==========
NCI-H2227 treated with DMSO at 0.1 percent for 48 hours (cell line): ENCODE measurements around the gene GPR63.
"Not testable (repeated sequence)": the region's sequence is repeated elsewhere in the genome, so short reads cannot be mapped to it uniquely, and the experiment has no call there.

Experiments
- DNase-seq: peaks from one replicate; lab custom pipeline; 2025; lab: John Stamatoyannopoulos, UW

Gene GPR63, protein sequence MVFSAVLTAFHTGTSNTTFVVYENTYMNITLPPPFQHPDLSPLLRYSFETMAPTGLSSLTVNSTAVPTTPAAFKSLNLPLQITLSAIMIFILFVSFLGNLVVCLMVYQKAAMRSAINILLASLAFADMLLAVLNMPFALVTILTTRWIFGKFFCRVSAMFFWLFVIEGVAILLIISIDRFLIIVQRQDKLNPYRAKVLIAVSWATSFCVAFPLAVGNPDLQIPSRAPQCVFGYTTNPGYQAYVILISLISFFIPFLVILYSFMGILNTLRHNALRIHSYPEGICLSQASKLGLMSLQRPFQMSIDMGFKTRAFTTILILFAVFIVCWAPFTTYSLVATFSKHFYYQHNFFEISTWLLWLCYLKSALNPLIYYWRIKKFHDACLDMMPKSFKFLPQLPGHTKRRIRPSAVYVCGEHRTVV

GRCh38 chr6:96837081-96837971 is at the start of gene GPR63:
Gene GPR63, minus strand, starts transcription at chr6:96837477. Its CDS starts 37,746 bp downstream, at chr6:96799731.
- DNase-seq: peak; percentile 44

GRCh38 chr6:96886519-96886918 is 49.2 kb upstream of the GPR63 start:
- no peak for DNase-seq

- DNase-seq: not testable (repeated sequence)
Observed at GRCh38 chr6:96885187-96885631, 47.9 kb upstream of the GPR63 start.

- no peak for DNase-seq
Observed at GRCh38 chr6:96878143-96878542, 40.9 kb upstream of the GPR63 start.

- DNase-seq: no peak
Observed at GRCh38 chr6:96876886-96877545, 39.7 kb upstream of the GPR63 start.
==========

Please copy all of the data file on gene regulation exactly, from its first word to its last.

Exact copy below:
NCI-H2227 treated with DMSO at 0.1 percent for 48 hours (cell line): ENCODE measurements around the gene GPR63.
"Not testable (repeated sequence)": the region's sequence is repeated elsewhere in the genome, so short reads cannot be mapped to it uniquely, and the experiment has no call there.

Experiments
- DNase-seq: peaks from one replicate; lab custom pipeline; 2025; lab: John Stamatoyannopoulos, UW

Gene GPR63, protein sequence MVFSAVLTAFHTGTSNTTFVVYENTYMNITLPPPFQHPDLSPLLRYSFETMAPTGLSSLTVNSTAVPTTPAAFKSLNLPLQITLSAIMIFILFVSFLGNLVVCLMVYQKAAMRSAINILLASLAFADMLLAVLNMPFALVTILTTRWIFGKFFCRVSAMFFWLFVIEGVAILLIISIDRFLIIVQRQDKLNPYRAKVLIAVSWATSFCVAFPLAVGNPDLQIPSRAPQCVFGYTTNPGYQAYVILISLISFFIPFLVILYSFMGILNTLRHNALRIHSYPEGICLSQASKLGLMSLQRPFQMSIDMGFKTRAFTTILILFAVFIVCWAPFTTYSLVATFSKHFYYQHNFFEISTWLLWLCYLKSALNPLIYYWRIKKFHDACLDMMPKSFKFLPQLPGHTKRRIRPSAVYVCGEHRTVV

GRCh38 chr6:96837081-96837971 is at the start of gene GPR63:
Gene GPR63, minus strand, starts transcription at chr6:96837477. Its CDS starts 37,746 bp downstream, at chr6:96799731.
- DNase-seq: peak; percentile 44

GRCh38 chr6:96886519-96886918 is 49.2 kb upstream of the GPR63 start:
- no peak for DNase-seq

- DNase-seq: not testable (repeated sequence)
Observed at GRCh38 chr6:96885187-96885631, 47.9 kb upstream of the GPR63 start.

- no peak for DNase-seq
Observed at GRCh38 chr6:96878143-96878542, 40.9 kb upstream of the GPR63 start.

- DNase-seq: no peak
Observed at GRCh38 chr6:96876886-96877545, 39.7 kb upstream of the GPR63 start.